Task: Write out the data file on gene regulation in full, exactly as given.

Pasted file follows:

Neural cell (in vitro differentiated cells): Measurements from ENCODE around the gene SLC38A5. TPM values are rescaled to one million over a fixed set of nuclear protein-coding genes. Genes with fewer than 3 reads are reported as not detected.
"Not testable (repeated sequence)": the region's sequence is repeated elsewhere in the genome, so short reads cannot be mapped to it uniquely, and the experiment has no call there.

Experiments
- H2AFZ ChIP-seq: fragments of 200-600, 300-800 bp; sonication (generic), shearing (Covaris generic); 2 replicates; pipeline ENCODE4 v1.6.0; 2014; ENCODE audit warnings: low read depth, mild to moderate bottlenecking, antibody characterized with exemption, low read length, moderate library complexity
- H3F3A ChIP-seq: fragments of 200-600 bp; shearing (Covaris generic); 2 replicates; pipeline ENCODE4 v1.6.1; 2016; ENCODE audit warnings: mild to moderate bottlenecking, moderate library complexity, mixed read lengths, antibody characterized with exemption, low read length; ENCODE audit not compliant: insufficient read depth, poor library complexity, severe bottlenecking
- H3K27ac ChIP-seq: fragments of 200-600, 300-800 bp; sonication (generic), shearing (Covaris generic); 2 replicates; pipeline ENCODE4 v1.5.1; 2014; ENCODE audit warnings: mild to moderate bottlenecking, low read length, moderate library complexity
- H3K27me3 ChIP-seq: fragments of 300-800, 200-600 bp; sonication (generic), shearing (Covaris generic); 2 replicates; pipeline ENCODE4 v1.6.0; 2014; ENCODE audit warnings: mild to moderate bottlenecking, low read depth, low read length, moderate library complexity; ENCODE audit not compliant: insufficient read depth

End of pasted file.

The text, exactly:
Neural cell (in vitro differentiated cells): Measurements from ENCODE around the gene SLC38A5. TPM values are rescaled to one million over a fixed set of nuclear protein-coding genes. Genes with fewer than 3 reads are reported as not detected.
"Not testable (repeated sequence)": the region's sequence is repeated elsewhere in the genome, so short reads cannot be mapped to it uniquely, and the experiment has no call there.

Experiments
- H2AFZ ChIP-seq: fragments of 200-600, 300-800 bp; sonication (generic), shearing (Covaris generic); 2 replicates; pipeline ENCODE4 v1.6.0; 2014; ENCODE audit warnings: low read depth, mild to moderate bottlenecking, antibody characterized with exemption, low read length, moderate library complexity
- H3F3A ChIP-seq: fragments of 200-600 bp; shearing (Covaris generic); 2 replicates; pipeline ENCODE4 v1.6.1; 2016; ENCODE audit warnings: mild to moderate bottlenecking, moderate library complexity, mixed read lengths, antibody characterized with exemption, low read length; ENCODE audit not compliant: insufficient read depth, poor library complexity, severe bottlenecking
- H3K27ac ChIP-seq: fragments of 200-600, 300-800 bp; sonication (generic), shearing (Covaris generic); 2 replicates; pipeline ENCODE4 v1.5.1; 2014; ENCODE audit warnings: mild to moderate bottlenecking, low read length, moderate library complexity
- H3K27me3 ChIP-seq: fragments of 300-800, 200-600 bp; sonication (generic), shearing (Covaris generic); 2 replicates; pipeline ENCODE4 v1.6.0; 2014; ENCODE audit warnings: mild to moderate bottlenecking, low read depth, low read length, moderate library complexity; ENCODE audit not compliant: insufficient read depth